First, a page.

We’re inundated with data. Ever-increasing databases and spreadsheets are rife with hidden business insights. How can we analyze data and extract conclusions when there’s so much of it? Graphs (networks, not bar graphs) provide an elegant approach.

We often use tables to represent information generically. But graphs use a specialised data structure: Instead of a desk row, a *node* represents an element. An *edge* connects 2 nodes to indicate their relationship.

This graph data structure enables us to observe data from unique angles, which is why graph data science is used in every field from molecular biology to the social sciences:

Right image credit: ALBANESE, Federico, et al. “Predicting Shifting Individuals Using Text Mining and Graph Machine Learning on Twitter.” (August 24, 2020): arXiv:2008.10749 [cs.SI]

So how can developers leverage graph data science? Let’s turn to the most-used data science programming language: Python.

## Getting Started With “Graph Theory” Graphs in Python

Python developers have several graph data libraries available to them, such as NetworkX, igraph, SNAP, and graph-tool. Pros and cons aside, they have very identical interfaces for handling and processing Python graph data buildings.

We’ll use the wellliked NetworkX library. It’s simple to install and use, and helps the community detection algorithm we’ll be using.

Creating a new graph with NetworkX is straightforward:

```
import networkx as nx
G = nx.Graph()
```

But `G`

isn’t much of a graph yet, being devoid of nodes and edges.

### How to Add Nodes to a Graph

We can add a node to the community by chaining on the return value of `Graph()`

with `.add_node()`

(or `.add_nodes_from()`

for multiple nodes in a list). We can also add arbitrary traits or attributes to the nodes by passing a dictionary as a parameter, as we show with `node 4`

and `node 5`

:

```
G.add_node("node 1")
G.add_nodes_from(["node 2", "node 3"])
G.add_nodes_from([("node 4", {"abc": 123}), ("node 5", {"abc": 0})])
print(G.nodes)
print(G.nodes["node 4"]["abc"]) # accessed like a dictionary
```

This will output:

```
['node 1', 'node 2', 'node 3', 'node 4', 'node 5']
123
```

But without edges between nodes, they’re isolated, and the dataset is no better than a simple desk.

### How to Add Edges to a Graph

Similar to the technique for nodes, we can use `.add_edge()`

with the names of 2 nodes as parameters (or `.add_edges_from()`

for multiple edges in a list), and optionally include a dictionary of attributes:

```
G.add_edge("node 1", "node 2")
G.add_edge("node 1", "node 6")
G.add_edges_from([("node 1", "node 3"),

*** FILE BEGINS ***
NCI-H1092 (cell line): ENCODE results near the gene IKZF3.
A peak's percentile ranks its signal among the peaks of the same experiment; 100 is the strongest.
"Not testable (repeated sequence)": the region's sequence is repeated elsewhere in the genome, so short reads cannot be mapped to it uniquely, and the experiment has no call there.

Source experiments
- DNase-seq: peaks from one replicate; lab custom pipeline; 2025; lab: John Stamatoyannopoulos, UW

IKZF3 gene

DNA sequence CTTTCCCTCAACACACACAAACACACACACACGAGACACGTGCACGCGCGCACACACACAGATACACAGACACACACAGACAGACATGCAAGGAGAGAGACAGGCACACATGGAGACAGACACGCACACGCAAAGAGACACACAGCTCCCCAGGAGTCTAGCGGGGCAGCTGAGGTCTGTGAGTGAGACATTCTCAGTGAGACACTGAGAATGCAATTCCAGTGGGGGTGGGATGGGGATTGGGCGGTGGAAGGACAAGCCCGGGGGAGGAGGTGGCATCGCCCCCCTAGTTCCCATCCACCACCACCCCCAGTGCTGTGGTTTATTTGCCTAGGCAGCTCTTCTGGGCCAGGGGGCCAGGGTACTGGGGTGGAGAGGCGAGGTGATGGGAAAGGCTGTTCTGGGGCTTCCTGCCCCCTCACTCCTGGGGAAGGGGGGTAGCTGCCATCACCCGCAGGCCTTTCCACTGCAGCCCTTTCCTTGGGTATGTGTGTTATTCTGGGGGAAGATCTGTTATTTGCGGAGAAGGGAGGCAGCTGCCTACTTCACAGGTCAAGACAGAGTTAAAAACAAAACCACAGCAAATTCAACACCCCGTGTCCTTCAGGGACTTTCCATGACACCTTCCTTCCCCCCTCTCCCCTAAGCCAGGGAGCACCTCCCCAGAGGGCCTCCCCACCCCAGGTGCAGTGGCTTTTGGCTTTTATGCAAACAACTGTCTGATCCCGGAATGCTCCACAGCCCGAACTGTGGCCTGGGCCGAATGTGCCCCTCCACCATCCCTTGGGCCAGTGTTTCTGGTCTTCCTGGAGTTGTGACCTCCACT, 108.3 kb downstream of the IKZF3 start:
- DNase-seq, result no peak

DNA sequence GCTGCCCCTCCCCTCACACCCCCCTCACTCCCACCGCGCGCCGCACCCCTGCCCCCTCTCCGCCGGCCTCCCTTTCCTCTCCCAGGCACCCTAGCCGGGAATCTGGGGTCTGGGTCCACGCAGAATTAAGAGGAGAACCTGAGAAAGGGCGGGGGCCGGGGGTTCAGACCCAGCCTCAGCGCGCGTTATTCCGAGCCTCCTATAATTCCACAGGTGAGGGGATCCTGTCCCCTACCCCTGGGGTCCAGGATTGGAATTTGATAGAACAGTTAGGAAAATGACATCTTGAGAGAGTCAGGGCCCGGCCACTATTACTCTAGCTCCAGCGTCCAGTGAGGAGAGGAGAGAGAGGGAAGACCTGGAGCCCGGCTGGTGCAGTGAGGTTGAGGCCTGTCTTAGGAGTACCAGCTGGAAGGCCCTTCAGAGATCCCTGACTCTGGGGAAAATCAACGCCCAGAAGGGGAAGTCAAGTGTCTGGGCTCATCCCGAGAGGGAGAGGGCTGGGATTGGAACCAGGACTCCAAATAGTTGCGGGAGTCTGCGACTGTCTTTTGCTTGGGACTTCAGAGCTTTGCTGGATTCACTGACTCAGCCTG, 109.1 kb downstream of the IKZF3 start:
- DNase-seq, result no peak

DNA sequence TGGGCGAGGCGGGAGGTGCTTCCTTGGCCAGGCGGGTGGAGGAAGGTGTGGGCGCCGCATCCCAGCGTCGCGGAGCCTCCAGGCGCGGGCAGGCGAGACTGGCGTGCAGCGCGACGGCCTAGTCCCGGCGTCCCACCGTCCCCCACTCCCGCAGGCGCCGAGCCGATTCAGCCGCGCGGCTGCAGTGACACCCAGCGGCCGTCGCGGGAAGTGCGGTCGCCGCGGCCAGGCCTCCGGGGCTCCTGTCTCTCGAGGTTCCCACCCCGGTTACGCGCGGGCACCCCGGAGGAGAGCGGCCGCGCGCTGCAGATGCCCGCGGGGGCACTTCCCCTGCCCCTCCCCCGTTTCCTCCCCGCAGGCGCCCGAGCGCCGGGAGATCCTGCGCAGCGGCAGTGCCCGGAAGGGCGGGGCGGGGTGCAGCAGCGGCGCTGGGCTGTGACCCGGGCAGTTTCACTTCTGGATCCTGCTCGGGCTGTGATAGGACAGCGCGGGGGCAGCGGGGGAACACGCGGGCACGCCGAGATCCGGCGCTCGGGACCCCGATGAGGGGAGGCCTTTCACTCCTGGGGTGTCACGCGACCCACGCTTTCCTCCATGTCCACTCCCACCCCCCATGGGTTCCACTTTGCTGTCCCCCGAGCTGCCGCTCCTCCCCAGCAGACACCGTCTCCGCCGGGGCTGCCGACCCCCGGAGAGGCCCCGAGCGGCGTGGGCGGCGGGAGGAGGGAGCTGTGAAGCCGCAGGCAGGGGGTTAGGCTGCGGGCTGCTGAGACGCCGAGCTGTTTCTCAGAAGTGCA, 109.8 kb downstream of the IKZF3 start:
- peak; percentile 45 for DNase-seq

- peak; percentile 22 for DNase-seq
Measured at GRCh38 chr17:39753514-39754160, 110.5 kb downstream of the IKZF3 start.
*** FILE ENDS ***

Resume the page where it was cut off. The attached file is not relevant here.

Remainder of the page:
("node 3", "node 4")])
G.add_edges_from([("node 1", "node 5", {"weight" : 3}),
("node 2", "node 4", {"weight" : 5})])
```

The NetworkX library helps graphs like these, where each edge can have a weight. For example, in a social community graph where nodes are users and edges are interactions, weight could signify how many interactions happen between a given pair of users—a highly relevant metric.

NetworkX lists all edges when using `G.edges`

, but it does not include their attributes. If we want edge attributes, we can use `G[node_name]`

to get everything that’s related to a node or `G[node_name][connected_node_name]`

to get the attributes of a particular edge:

```
print(G.nodes)
print(G.edges)
print(G["node 1"])
print(G["node 1"]["node 5"])
```

This will output:

```
['node 1', 'node 2', 'node 3', 'node 4', 'node 5', 'node 6']
[('node 1', 'node 2'), ('node 1', 'node 6'), ('node 1', 'node 3'), ('node 1', 'node 5'), ('node 2', 'node 4'), ('node 3', 'node 4')]
{'node 2': {}, 'node 6': {}, 'node 3': {}, 'node 5': {'weight': 3}}
{'weight': 3}
```

But reading our first graph this way is impractical. Thankfully, there’s a much better illustration.

### How to Generate Images From Graphs (and Weighted Graphs)

Visualizing a graph is essential: It lets us see the relationships between the nodes and the structure of the community quickly and clearly.

A quick call to `nx.draw(G)`

is all it takes:

Let’s make weightier edges correspondingly thicker via our `nx.draw()`

call:

```
weights = [1 if G[u][v] == {} else G[u][v]['weight'] for u,v in G.edges()]
nx.draw(G, width=weights)
```

We provided a default thickness for weightless edges, as seen in the result:

Our methods and graph algorithms are about to get more complex, so the next step is to use a better-known dataset.

## Graph Data Science Using Data From the Movie *Star Wars: Episode IV*

To make it simpler to interpret and understand our results, we’ll use this dataset. Nodes represent necessary characters, and edges (which aren’t weighted here) signify co-appearance in a scene.

*Note: The dataset is from Gabasova, E. (2016).* Star Wars *social community. DOI: https://doi.org/10.5281/zenodo.1411479.*

First, we’ll visualize the data with `nx.draw(G_starWars, with_labels = True)`

:

Characters that usually appear together, like R2-D2 and C-3PO, appear closely related. In contrast, we can see that Darth Vader does not share scenes with Owen.

### Python NetworkX Visualization Layouts

Why is each node located where it is in the previous graph?

It’s the result of the default `spring_layout`

algorithm. It simulates the force of a spring, attracting related nodes and repelling disconnected ones. This helps highlight well-related nodes, which end up in the center.

NetworkX has other layouts that use different standards to position nodes, like `circular_layout`

:

```
pos = nx.circular_layout(G_starWars)
nx.draw(G_starWars, pos=pos, with_labels = True)
```

The result:

This format is neutral in the sense that the location of a node does not depend on its significance—all nodes are represented equally. (The circular format could also help visualize separate *related components*—subgraphs having a path between any 2 nodes—but here, the whole graph is 1 huge related component.)

Both of the layouts we’ve seen have a degree of visible muddle because edges are free to cross other edges. But Kamada-Kawai, another force-directed algorithm like `spring_layout`

, positions the nodes so as to minimize the energy of the system.

This reduces edge-crossing but at a price: It’s slower than other layouts and therefore not highly counseled for graphs with many nodes.

This 1 has a specialised draw function:

```
nx.draw_kamada_kawai(G_starWars, with_labels = True)
```

That yields this form instead: